The Luftwaffe's Messerschmitt Bf109 single-seat fighter was the main combat adversary of the RAF's Hurricane and Spitfire fighters in the Battle of Britain. It could climb and dive faster than the RAF fighters and its competitive edge in combat was helped by its direct injection fuel system. It also had the edge on both the Spitfire and Hurricane when it came to the punch delivered by its array of machine guns and shell-firing cannon. Its formidable performance and potent armament made the Bf109, arguably, the best fighter of the Battle. This book covers the history of the ‘109, restoration to flight, the views of owners, pilots and engineers, operating and servicing. There are data boxes covering a wealth of '09 facts and figures, and interviews with owners and pilots (both WW2 Luftwaffe pilots and modern day owner-pilots). Photographs and illustrations are drawn from a variety of sources, including Luftwaffe official wartime manuals, official and private archives, restoration projects in the UK and overseas.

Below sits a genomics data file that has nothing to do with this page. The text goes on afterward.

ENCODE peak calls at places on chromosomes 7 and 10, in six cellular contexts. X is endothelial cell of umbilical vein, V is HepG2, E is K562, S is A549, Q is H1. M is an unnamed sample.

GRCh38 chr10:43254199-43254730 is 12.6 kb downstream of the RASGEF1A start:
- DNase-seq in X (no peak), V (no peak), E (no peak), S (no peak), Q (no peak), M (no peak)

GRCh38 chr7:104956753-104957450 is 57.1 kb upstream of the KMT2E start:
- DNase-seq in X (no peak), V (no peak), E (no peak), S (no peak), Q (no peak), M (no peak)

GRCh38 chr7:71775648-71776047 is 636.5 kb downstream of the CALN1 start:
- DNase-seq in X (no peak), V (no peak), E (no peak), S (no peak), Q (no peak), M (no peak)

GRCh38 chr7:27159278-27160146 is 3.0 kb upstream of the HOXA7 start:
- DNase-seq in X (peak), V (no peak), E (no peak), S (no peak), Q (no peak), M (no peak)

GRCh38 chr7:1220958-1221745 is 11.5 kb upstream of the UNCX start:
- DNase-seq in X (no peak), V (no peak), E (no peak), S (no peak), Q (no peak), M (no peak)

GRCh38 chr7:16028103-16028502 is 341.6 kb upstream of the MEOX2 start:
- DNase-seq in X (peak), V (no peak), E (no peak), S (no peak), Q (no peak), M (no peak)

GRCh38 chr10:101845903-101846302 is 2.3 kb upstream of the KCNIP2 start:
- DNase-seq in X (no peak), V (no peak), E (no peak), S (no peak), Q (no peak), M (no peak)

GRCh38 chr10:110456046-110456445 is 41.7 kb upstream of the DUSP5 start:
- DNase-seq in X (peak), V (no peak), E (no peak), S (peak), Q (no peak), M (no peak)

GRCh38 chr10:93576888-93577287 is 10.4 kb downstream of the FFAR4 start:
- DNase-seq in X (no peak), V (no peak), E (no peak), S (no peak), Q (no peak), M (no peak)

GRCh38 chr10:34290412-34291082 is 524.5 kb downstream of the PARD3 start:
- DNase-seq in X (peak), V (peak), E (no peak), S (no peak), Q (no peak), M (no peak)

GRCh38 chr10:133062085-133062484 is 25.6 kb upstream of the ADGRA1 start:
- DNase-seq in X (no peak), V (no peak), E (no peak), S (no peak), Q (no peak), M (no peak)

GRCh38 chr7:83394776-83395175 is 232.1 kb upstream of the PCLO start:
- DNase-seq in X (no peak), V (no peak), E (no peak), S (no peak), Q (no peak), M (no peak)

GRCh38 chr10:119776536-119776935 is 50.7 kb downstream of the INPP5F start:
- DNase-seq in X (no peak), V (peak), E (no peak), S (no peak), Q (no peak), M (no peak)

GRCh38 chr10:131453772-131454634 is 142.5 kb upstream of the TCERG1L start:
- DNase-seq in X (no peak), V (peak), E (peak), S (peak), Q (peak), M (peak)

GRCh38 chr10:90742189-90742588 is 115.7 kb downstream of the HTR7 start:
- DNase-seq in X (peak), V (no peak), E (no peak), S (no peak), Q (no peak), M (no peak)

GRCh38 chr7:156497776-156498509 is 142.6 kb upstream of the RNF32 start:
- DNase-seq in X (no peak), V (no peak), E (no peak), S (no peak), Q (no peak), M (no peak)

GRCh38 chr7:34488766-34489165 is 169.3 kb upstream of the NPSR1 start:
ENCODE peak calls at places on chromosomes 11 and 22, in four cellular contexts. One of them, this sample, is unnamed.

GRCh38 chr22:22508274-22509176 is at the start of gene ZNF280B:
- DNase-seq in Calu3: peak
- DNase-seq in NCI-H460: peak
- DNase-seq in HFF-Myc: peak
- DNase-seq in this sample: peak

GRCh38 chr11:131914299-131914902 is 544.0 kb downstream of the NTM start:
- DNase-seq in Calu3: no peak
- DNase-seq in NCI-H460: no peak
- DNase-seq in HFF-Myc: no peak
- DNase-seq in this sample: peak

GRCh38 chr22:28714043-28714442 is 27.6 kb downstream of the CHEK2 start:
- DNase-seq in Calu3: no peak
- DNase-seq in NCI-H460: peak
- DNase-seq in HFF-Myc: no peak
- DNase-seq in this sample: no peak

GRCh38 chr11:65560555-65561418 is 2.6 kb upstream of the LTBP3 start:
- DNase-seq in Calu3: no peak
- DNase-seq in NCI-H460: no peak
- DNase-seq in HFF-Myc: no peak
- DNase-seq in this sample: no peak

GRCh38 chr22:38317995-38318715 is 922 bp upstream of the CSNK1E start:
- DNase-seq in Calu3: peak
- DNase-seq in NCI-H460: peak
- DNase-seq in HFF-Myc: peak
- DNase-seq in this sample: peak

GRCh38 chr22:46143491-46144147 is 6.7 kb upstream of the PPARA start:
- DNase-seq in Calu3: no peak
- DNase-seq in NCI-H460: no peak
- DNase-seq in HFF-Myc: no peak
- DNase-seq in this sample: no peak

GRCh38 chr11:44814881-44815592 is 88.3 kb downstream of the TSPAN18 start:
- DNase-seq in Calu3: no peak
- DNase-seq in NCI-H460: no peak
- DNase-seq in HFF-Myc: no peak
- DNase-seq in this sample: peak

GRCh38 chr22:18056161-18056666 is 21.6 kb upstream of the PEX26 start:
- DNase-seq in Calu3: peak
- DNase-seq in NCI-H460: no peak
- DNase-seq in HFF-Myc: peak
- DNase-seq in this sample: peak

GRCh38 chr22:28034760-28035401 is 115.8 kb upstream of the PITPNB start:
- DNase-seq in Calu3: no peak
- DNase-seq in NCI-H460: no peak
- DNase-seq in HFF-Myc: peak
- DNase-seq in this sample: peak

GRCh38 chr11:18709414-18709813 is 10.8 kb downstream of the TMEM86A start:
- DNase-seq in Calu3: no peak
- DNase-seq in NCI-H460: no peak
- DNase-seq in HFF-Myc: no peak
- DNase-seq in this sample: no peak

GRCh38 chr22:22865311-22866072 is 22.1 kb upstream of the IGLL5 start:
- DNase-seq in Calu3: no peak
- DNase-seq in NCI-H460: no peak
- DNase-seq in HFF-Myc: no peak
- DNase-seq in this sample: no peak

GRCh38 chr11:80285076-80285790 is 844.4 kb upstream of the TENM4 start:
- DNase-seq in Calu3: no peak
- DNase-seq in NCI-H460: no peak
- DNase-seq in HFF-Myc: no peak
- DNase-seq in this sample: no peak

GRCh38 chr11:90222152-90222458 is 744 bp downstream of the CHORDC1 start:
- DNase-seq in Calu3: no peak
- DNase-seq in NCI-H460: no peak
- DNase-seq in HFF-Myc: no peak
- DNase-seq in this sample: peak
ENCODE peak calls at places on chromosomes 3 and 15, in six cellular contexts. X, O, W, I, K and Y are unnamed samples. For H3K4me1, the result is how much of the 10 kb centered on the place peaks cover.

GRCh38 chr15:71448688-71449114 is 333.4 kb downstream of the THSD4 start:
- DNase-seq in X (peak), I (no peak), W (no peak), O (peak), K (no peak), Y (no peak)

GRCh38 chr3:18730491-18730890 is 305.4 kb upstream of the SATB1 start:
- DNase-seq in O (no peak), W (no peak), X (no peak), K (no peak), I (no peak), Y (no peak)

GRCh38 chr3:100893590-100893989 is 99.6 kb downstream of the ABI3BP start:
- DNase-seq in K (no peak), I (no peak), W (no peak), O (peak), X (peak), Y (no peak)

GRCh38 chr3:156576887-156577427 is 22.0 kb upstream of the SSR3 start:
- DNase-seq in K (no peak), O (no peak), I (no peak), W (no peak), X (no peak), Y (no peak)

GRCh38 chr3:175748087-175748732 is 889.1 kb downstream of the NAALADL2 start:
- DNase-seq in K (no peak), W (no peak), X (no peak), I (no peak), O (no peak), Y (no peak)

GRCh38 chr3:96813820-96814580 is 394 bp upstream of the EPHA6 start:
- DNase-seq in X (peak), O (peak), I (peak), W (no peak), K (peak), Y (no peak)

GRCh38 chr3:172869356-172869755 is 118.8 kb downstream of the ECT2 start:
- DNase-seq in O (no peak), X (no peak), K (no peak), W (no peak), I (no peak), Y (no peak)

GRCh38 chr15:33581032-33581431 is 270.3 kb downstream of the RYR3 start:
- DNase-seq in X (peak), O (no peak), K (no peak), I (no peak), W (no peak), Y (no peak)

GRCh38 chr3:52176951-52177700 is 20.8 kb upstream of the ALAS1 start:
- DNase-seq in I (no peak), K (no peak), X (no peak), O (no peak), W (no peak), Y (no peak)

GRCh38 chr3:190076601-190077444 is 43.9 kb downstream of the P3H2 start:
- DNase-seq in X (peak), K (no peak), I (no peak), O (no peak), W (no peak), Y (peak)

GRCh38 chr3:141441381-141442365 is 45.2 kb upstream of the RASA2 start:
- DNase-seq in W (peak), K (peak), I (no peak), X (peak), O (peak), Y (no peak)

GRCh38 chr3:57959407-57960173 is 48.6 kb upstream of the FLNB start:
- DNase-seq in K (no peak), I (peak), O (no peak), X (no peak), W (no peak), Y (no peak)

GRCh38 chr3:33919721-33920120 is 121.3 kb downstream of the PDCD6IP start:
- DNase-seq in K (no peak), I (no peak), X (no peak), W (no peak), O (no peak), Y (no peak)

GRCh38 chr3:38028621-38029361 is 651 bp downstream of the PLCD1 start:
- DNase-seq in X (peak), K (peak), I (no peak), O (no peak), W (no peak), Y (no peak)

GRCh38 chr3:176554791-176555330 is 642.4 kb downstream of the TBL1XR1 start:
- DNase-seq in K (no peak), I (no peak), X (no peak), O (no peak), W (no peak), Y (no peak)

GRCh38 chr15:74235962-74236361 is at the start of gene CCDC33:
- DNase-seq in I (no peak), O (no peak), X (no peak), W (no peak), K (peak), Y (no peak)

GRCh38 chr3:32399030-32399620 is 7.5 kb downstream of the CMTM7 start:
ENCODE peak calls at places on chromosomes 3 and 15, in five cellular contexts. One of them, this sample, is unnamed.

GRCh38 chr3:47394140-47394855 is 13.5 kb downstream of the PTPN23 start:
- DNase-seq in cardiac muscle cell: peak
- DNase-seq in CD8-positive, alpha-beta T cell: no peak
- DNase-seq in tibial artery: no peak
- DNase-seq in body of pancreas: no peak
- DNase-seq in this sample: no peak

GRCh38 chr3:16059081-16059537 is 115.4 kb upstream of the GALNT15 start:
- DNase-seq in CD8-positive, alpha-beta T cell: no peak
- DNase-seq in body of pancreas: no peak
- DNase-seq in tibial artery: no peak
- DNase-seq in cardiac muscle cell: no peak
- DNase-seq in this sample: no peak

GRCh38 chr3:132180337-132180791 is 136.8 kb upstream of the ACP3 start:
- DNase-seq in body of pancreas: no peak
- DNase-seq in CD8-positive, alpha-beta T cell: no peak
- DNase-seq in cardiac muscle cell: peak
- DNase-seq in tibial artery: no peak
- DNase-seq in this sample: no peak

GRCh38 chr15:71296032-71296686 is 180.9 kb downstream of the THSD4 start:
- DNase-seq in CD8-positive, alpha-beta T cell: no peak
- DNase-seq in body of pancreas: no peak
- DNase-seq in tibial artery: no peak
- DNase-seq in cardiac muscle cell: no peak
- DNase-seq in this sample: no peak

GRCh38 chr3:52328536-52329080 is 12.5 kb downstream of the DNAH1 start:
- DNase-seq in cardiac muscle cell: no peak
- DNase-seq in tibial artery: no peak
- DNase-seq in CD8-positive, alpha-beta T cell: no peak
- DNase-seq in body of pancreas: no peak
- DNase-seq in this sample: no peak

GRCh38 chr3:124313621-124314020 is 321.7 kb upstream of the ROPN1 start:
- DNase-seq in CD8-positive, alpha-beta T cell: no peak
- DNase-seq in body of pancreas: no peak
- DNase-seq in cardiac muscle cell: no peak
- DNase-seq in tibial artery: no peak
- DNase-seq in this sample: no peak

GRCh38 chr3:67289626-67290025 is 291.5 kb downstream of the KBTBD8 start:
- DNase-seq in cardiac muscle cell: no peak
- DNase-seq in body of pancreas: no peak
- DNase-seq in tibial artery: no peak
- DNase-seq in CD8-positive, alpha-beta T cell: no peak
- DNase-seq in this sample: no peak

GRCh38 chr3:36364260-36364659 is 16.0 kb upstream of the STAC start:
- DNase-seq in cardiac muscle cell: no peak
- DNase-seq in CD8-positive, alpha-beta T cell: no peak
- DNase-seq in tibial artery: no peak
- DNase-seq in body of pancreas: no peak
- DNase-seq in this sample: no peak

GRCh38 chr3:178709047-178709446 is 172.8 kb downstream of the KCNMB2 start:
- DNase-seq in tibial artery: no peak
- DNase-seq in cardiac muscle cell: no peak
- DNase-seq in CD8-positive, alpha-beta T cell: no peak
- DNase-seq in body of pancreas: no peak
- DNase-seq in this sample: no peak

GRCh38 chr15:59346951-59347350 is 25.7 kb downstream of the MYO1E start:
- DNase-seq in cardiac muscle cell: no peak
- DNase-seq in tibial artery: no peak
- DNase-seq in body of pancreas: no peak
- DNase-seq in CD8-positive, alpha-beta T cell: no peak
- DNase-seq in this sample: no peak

Paul Blackah joined the RAF in 1976 and trained as an airframe fitter. In 1993 he was posted to the Battle of Britain Memorial Flight. His specialized knowledge of vintage aircraft is considered crucial to the maintenance of the aircraft in the flight. In the 1990s Paul was closely involved in the restoration-to-flight of the Messerschmitt Bf109F 'Black 6'. He is co-author with Alfred Price of the Supermarine Spitfire Manual. He lives in Lincolnshire, England.
Malcolm Lowe has written for journals and periodicals world-wide on aviation, space-flight, classic cars and ships, and has built a reputation for careful and authoritative research, based where possible on original documentation and photography. He has also written for more than thirty magazines world-wide, and most recently has been an historical contributor to such leading magazines as Aeroplane Monthly in Britain, Flieger Magazin and Aero International in Germany and Popular Mechanics in the US. He is a resident of Dorset, England.